Below is an excerpt from The History of Merrimack and Belknap Counties, New Hampshire, published in Philadelphia by J.W. Lewis & Co. in 1885.
Weirs and Lake Winnipesaukee: The vicinity of Weirs, which lays just within the limits of Laconia and at the outlet of Lake Winnipesaukee, has been famous as a summer resort further back, probably, than the historical or traditionary records exist. Long before the white men invaded New England, the Winnipesaukees, a branch of the Penacook tribe of Indians, maintained a permanent “ahquedaukenash” or fish-weir at the outlet of the lake, and all the tribes in the vicinity would gather to participate in the spring and fall catch of shad. The weir was constructed by placing large boulders in an irregular line across the river at a proper distance from the outlet. The rocks were generally placed some ten feet apart, and a matting woven of twigs and tough bark was strung from rock to rock entirely across the stream, leaving a narrow opening in the center of the weir, through which the fish might pass to enter the waters of Lake Winnipesaukee. When the shad would reach the weirs and crowd through the opening was the red man’s harvest-time. The braves would man the canoes, and, paddling out among the struggling fish, with spear and dig-net would soon fill the boat to the water’s edge and return to the shore to deliver the shad to the squaws. The fish were split open and cleaned, and either laid out to dry on flakes or hung up and smoked for winter use. This wholesale method of fishing was also indulged in to a certain extent by the early settlers, and as shad were plenty in those days, many loads were used to enrich the soil on the high ground in the vicinity of the river. The weir was constsructed in a substantial manner and portions of it remained long after the mill-dams on the Merrimack had stopped the annual visitation of the shad; and now, although the Indian, the shad and the ahquedauken are among the things of the past in this vicinity, the name by which the locality is known still remains, and the Weirs is today one of the most popular summer resorts in New Hampshire.
Below is an article from the official program for Laconia’s 1936 Aquedoctan Bicentennial Celebration.
According to Frederick Matthew Wiseman, an Ahquedaukenash is not a fish weir, but rather the “Eastern Abenaki name for the outlet to Lake Winnipesaukee”, or Weirs Beach. The correct Abenaki name for a fish weir, states Wiseman, is not Ahquedaukenash, but “seniganial”. Wiseman writes, “We made fish corrals, called seniganial, out of stone or sticks driven into the mud. Fish would swim into the corrals, become confused and be unable to swim out. Dipnets could then take the captive fish. One of our old corrals has been found in Wiwinebaski, near Ahquedaukeanash…”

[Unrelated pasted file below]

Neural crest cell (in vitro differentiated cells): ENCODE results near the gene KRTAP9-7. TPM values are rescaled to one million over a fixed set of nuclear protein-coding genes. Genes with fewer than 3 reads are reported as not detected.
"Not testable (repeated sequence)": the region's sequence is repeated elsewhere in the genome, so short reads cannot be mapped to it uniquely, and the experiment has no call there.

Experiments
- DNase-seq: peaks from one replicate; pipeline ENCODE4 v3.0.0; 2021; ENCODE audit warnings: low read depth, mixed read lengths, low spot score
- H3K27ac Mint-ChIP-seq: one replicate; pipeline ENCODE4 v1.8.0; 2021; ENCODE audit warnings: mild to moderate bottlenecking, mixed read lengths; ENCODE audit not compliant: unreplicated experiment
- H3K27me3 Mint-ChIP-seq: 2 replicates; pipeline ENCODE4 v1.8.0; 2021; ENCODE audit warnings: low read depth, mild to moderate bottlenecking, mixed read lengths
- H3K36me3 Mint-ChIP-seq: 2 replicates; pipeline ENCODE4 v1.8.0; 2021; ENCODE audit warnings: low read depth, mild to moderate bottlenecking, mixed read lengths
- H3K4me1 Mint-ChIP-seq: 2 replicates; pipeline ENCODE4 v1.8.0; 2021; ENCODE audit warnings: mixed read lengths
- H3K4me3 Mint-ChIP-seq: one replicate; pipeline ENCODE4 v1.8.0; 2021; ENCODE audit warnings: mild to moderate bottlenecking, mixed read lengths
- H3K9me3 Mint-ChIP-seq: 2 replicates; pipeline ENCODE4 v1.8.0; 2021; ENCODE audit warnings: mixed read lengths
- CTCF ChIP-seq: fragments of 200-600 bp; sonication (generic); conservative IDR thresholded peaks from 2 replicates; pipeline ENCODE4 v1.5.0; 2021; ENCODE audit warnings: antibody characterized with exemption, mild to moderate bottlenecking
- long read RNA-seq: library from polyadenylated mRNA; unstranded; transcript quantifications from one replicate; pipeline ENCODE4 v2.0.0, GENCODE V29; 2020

Wiseman continues, “During this time [the Years of the Beaver, 1600-1820], the fish ran in our rivers to spawn, as they always had, and the traps, weirs, and spears we used in the past continued to be important. Indeed, Seniganitegw (Lewis Creek, Vermont) was called “stoneworks river” to commemorate the stone weirs that funneled the fish into our adelahiganak (basket traps), nets, and spears. When middle spring, the fishing moon, was upon us, we left our villages for namaskon (fishing camp) atAhquedaukenash…and other places where the fish congregated. We remember families camping to repair and fill the fish drying racks…Fish were abundant, and many were prepared, cooked, and eaten on the spot until we could eat no more. When the fish were dry…they were placed in baskets, hide covers, or canoes to be taken back to the main village for permanent storage.” (From p. 45 and p.86, The Voice of the Dawn: An Auto-History of the Abenaki Nation, 2001, University Press of New England, Hanover, NH.)
Other links of interest on this topic are:
The History of Manchester, New Hampshire, written by Chandler Eastman Potter in 1851. Chapter IV is titled “Manners and Customs of the Pennacooks, Ahquedaukenash or Weirs”, and can be read in its entirety here (text copy) or here (image copy.)
The Merrimac River, Its Source and Its Tributaries, by J.W. Meader, 1869. Chapter IV is titled “The Forks – Winnipeaukee Lake and River”, and details about the Ahquedaukenash can be read here.
More recently, The Indian Heritage of New Hampshire and Northern New England, by Thadeus M. Piotrowski, 2002, is a contemporary telling of the story; a preview on Google has a great map showing the tribal distribution of New Hampshire before white settlement.